“It is intriguing that they do not find any trend towards increasing recurrence risk of autism in relatives over the study period. This is consistent with Danish birth registry data reported last year by Therese Koops Grønborg and her colleagues, despite trends towards higher rates of autism diagnosis in the general community. Such trends are widely regarded to be influenced, at least in part, by the clinical diagnostic criteria for autism broadening over time (that is, to a broader ‘spectrum’). If this is truly the main driver, one might expect to observe trends towards higher recurrence rates as well.”

Challenging model: “It’s important to emphasize, though, that heritability estimates do not have a straightforward interpretation for individual families. For example, there are families in which two affected siblings carry different rare pathogenic variants, a circumstance that certainly challenges how we have modeled heritability.”


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  • passionlessDrone

    “The observed risk to relatives of this study is remarkably consistent with the researchers’ hypothesized model of liability, since on that scale the risk halves with each degree of relatedness, all the way from monozygotic twins to cousins.”

    OK, am I missing something, or was the liability was much, much, MUCH higher for monozygotic twins compared to *everyone else*? From the abstract:

    “**The RRR and rate per 100 000 person-years for ASD among monozygotic twins was estimated to be 153.0 (95% CI, 56.7-412.8; rate, 6274 for exposed vs 27 for unexposed ); for dizygotic twins, 8.2 (95% CI, 3.7-18.1; rate, 805 for exposed vs 55 for unexposed); for full siblings, 10.3 (95% CI, 9.4-11.3; rate, 829 for exposed vs 49 for unexposed); for maternal half siblings, 3.3 (95% CI, 2.6-4.2; rate, 492 for exposed vs 94 for unexposed); for paternal half siblings, 2.9 (95% CI, 2.2-3.7; rate, 371 for exposed vs 85 for unexposed); and for cousins, 2.0 (95% CI, 1.8-2.2; rate, 155 for exposed vs 49 for unexposed).**”

    Monozygotic twins had a roughly fifteen times increased risk compared to full siblings / dizygotic twins! Forgetting for the moment about which statistical models were used to arrive at ‘half genetic/half environmental’ talking point that landed int he media, the risk between monozygotic twins and the rest of the relationships was *not* stepwise by half, it is exponential.

    Maybe I’m a bit too dim to understand, but I’m really struggling with understanding why this doesn’t color our interpretation previous twin studies which formed the basis of heritability estimates in autism? If this risk relationship is real, how can genetic modifications account for it such a large effect in this one, very particular population?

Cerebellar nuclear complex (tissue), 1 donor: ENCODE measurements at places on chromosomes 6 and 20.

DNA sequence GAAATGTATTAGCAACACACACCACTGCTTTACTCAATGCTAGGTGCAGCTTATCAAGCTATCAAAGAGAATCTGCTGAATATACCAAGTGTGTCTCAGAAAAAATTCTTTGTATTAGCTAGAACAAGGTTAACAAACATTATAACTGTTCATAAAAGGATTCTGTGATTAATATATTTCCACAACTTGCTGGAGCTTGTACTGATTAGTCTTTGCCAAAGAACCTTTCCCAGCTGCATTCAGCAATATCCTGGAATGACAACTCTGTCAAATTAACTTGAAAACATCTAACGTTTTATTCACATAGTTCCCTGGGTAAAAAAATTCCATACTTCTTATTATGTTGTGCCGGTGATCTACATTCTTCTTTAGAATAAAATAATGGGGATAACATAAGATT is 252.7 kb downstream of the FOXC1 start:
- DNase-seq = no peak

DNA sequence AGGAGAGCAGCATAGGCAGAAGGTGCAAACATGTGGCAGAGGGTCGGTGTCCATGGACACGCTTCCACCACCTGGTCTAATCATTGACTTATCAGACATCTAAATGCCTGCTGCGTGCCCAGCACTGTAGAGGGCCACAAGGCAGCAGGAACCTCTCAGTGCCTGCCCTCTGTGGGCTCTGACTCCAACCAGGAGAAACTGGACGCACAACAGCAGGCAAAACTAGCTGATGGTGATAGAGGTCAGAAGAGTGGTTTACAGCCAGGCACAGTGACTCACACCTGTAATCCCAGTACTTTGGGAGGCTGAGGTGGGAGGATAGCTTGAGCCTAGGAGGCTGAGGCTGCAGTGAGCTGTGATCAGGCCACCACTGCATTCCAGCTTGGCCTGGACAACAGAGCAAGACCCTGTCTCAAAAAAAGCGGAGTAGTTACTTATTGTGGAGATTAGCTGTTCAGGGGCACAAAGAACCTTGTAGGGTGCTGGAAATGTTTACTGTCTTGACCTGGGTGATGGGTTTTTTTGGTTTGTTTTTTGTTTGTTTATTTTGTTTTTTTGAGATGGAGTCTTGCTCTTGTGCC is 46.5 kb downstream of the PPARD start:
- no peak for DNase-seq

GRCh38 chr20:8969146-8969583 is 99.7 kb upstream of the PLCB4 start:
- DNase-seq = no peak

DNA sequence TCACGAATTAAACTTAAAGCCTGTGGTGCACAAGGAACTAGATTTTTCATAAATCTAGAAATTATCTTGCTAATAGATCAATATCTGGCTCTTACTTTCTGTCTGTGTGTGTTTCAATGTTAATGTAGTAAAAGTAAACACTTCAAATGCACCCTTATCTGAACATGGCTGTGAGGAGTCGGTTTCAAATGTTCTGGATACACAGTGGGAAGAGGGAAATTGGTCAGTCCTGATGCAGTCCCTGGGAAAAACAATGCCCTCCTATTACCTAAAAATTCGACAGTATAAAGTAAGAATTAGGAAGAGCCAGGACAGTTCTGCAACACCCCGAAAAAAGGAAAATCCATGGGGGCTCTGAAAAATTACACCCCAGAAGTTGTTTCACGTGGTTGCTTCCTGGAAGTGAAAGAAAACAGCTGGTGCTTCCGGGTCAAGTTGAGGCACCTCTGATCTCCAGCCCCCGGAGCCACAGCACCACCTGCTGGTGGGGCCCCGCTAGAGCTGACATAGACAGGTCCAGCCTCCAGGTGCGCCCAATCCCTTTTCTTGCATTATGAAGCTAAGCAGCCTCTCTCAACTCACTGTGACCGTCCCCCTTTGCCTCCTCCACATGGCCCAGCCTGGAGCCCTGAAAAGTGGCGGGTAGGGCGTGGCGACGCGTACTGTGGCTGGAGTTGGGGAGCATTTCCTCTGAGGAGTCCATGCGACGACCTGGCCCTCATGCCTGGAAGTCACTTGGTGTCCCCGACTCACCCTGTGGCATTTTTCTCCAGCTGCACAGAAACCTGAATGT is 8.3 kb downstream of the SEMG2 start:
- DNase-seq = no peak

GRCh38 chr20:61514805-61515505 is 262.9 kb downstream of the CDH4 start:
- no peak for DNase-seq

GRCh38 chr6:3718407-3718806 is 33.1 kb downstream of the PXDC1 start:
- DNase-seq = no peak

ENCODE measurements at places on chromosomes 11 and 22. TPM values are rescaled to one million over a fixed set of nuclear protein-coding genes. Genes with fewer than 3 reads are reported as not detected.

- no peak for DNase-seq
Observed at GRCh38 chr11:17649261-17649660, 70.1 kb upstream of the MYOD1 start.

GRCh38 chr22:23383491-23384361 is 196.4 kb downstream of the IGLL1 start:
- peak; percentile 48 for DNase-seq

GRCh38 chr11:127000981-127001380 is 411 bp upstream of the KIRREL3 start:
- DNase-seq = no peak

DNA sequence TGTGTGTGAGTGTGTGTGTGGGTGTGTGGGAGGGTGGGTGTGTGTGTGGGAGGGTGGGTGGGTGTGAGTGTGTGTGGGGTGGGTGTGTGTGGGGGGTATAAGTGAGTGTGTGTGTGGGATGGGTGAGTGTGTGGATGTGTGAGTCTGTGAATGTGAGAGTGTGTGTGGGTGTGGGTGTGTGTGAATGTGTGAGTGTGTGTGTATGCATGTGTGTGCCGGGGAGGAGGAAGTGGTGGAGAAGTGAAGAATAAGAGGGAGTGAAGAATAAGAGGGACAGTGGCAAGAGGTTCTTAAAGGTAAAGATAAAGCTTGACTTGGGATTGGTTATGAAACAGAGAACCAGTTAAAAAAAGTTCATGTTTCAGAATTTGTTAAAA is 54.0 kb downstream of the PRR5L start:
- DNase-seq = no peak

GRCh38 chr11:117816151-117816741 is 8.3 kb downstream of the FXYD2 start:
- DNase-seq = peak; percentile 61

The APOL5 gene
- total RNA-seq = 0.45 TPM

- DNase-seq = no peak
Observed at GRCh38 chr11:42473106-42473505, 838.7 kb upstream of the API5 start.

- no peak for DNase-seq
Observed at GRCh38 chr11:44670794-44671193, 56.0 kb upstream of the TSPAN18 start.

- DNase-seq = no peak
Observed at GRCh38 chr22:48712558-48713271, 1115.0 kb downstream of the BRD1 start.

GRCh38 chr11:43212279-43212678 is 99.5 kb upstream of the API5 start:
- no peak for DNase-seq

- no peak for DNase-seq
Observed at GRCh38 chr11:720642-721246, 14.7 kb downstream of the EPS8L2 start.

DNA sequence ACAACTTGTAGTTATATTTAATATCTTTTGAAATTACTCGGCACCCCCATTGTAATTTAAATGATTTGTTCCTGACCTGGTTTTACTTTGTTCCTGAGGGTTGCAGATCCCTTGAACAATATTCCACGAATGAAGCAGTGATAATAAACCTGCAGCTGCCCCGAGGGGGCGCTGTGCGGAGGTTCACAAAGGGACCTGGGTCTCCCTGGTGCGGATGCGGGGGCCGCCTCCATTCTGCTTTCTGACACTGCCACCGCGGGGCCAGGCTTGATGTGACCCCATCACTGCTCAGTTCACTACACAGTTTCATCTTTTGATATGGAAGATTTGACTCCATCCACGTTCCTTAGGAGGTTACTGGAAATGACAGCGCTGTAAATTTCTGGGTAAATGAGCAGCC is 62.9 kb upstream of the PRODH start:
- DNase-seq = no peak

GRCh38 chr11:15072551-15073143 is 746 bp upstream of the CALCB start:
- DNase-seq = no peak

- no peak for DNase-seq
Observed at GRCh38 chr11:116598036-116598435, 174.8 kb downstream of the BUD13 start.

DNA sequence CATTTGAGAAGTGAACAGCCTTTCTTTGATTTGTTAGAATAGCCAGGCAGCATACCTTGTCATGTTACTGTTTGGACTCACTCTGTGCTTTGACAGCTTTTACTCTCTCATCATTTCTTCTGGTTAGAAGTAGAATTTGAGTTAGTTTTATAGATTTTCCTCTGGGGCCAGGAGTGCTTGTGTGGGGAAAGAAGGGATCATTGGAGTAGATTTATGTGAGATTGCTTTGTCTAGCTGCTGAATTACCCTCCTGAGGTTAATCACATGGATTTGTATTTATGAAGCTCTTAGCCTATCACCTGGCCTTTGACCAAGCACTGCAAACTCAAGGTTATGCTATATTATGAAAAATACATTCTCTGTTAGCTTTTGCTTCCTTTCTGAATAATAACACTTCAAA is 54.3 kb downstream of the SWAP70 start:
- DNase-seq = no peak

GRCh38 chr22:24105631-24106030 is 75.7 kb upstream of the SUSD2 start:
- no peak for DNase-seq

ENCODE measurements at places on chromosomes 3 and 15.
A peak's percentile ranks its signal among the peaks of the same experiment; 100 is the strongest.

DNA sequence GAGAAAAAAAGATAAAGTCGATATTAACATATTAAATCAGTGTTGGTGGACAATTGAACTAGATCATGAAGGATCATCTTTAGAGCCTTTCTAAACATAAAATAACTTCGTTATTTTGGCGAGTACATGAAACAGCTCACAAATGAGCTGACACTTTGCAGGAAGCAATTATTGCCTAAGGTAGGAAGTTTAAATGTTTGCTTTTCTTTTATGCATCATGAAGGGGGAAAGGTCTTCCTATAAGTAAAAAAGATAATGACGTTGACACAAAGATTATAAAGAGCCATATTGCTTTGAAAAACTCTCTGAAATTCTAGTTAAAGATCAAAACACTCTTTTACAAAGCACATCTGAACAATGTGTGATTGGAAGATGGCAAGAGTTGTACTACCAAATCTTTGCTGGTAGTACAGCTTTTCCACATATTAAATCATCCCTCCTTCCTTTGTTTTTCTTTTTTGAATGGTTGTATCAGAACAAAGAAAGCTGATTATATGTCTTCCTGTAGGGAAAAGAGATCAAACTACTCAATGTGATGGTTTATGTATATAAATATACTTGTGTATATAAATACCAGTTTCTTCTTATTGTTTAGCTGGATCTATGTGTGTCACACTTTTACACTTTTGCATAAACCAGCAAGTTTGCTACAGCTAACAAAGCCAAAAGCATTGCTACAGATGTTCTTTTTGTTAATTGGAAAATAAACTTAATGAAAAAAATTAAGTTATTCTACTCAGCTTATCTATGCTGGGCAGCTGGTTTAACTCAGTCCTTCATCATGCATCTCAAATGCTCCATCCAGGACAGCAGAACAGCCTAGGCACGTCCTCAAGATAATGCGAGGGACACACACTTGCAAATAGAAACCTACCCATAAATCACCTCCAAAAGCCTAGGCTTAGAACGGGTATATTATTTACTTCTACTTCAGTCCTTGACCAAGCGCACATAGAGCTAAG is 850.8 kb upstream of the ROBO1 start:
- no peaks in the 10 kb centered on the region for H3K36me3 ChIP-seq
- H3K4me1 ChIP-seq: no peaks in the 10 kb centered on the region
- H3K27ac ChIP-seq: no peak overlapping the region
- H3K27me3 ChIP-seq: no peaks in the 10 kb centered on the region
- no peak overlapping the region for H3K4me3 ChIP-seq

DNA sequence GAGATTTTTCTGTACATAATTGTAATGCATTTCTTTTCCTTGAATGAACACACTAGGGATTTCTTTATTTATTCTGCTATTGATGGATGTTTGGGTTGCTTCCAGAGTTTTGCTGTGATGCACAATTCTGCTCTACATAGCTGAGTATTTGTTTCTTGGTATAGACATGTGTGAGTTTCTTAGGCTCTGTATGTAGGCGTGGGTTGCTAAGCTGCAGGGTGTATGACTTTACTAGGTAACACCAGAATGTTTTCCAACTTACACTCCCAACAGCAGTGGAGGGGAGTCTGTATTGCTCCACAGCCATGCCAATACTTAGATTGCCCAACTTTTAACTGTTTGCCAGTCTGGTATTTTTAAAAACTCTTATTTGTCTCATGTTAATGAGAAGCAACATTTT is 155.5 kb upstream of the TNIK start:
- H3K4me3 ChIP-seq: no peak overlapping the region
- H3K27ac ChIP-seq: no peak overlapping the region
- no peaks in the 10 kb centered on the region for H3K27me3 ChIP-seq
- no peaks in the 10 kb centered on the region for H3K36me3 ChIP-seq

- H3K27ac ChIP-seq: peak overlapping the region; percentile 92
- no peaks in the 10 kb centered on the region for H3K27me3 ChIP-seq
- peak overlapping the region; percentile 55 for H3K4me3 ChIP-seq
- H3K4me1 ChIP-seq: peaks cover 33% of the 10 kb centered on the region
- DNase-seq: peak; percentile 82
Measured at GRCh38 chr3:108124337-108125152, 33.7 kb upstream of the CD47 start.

As noted in the previous discussion @ SFARI, monozygotic twins share a *placenta* roughly 75% of the time. This is an environmental condition that is unique to this population.

    Can anyone help?

    • RAJensen

      Down Syndrome (1-750) and Klinefelter syndrome (1 in 500 newborn males) are the most common genetic syndromes associated with increased autism risk.These syndromes are rarely ‘inherited’ they are caused by reproductive errors (sperm or egg mutations) yet MZ concordance rates are nearly 100% and DZ concordance rates are nearly 0%. Classic twin study design claims it can calculate a ‘heritabilty’ estimate based on the difference betwwen MZ and DZ concordance rates. The ‘heritabilty estimate’ of Down syndrome and Klinefelter syndrome is higher than the ‘heritablity estimates’ for autism.

      The high rates of de novo gene mutations in autism caused by reproductive errors and classic twin study design has inflated the heritabily estimates for autism.

    • Jack

      The heritability estimates are based on a model where it is assumed that there is an underlying normal distribution for liability to ASD. If these is an underlying normal distribution, the expectation is that the risk increases exponentially with genetic relatedness. The risk ratios are converted to correlations, and heritability is estimated from those correlations.

    • Mark Davis

      Sure … if this was all genetics – then we would have a 100% genetics.
      If it is not genetics and thus environment – then why are babies in essentially the same conditions in the same home have such differences? We are talking of babies less than six months old.

      The answer is the trick assumption – it is neither genetics nor environment – but “something else.”

      Ergo there is genetics – there is environment (such as a twin raised in another place and socio-economic background) and there is “something else” which is used to translate genetics into the way create and program our own brains.

      In this case – genetics creates the same brain but it is the software programming mechanism which means each and every identical twin learns how to think – and this learning mechanism is unique, and thus identical twins must be individual.

      The modelling used in “self programming our brains as babies” seems to be based on fuzzy logic principles. That is – outcome oriented programming with genetics providing both the hardware of the brain – plus the motivation to learn how to learn … and then we learn how to use our brain.